blog relaunch

January 2, 2019

relaunching the blog

My personal website, inadequate futures, has been rewritten a total of three times. I was inspired to pick html and css back up after learning about static site generators, specifically Jekyll, after reading about Alex Gil's 'Ed' theme for minimal editions (I am in the process of porting this over to Gatsby. More on that at the end of this post). The first version of the site was launched about a year ago on GitHub pages with the help of Hugo, which quickly shifted my focus from building my website back towards the world of frontend development. Not long after launching 'if-ver01,' I started reading about the JAMStack and React, which offered what seemed like a robust alternative for turning markdown files into blog posts.

For the second version of the site, I moved to Gatsby, which I chose after looking around for other blogging frameworks built on Javascript. I liked Gatsby because it remained atomistic and modular (things that initially attracted me to Hugo), but also because it was built on React, providing the opportunity to learn one of the major javascript frameworks. Having worked with Gatsby for the past year, I think it offers some great features for anyone developing for the modern web:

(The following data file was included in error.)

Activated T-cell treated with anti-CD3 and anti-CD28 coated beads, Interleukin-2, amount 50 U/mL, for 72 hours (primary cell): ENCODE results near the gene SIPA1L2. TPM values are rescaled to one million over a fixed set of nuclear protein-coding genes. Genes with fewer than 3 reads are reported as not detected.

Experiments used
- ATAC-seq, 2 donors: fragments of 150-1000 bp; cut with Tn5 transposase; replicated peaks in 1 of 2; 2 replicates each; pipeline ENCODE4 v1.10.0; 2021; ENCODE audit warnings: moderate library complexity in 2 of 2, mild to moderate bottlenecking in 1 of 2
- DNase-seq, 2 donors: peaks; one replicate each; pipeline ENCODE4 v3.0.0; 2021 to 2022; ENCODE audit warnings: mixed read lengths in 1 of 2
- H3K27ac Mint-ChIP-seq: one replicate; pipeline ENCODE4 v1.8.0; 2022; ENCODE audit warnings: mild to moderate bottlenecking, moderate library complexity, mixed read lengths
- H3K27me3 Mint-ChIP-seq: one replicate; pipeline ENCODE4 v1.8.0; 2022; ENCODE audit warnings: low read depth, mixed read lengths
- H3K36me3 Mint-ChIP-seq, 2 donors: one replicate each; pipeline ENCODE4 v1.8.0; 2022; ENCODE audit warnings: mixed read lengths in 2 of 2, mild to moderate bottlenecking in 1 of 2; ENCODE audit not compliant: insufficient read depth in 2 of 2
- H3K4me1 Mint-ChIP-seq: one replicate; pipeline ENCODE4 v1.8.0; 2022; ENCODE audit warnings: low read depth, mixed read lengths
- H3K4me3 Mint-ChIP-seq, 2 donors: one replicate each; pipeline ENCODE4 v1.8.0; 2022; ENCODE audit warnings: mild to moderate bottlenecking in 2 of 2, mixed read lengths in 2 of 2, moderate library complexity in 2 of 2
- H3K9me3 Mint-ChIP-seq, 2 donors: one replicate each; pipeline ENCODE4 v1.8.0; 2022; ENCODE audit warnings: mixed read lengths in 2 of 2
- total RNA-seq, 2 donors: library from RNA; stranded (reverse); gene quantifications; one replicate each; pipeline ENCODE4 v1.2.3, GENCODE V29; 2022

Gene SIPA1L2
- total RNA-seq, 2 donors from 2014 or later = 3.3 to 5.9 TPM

JAMStack and Modern JS Technology

The JAMStack undergirds much contemporary frontend web development. By leveraging javascript, APIs, and markdown, static site generators are able to deploy lightweight and fast websites without much data overhead. Gatsby, in my experience, offers the best modern JAMStack experience out of the box with prefetched links, page caching, and a pre-installed service worker. By prefetching content (i.e. rendering pages before you've even clicked on the links), Gatsby offers a fast and smooth navigation experience. Additionally, between the client side rendering and pre-installed service worker, users nearly always have access to a minimum-viable version of the website.

This is all to say that Gatsby helps developers build simple progressive web apps out-of-the-box. A progressive web app functions on your smart phone or tablet like any other app--you can add it to your homescreen, it's fully immersive, and you can use it on- or offline. For my blog, and for future projects, it was important for me to develop for mobile and the modern web. Gatsby solved many of the problems I was having trying to implement many of these technologies with other static site generators.

Easy to Set Up // Easy to (Re)Use

Gatsby has some of the best documentation for learning a completely new stack, teaching developers a variety of technologies along the way. I began working with Gatsby with little to no formal javascript experience. However, getting up and running was anything but daunting. Not only does the tutorial walk you through everything you need to start building a simple blog, it also introduces users to Gatsby's layout logic, GraphQL, and Google's Lighthouse audit.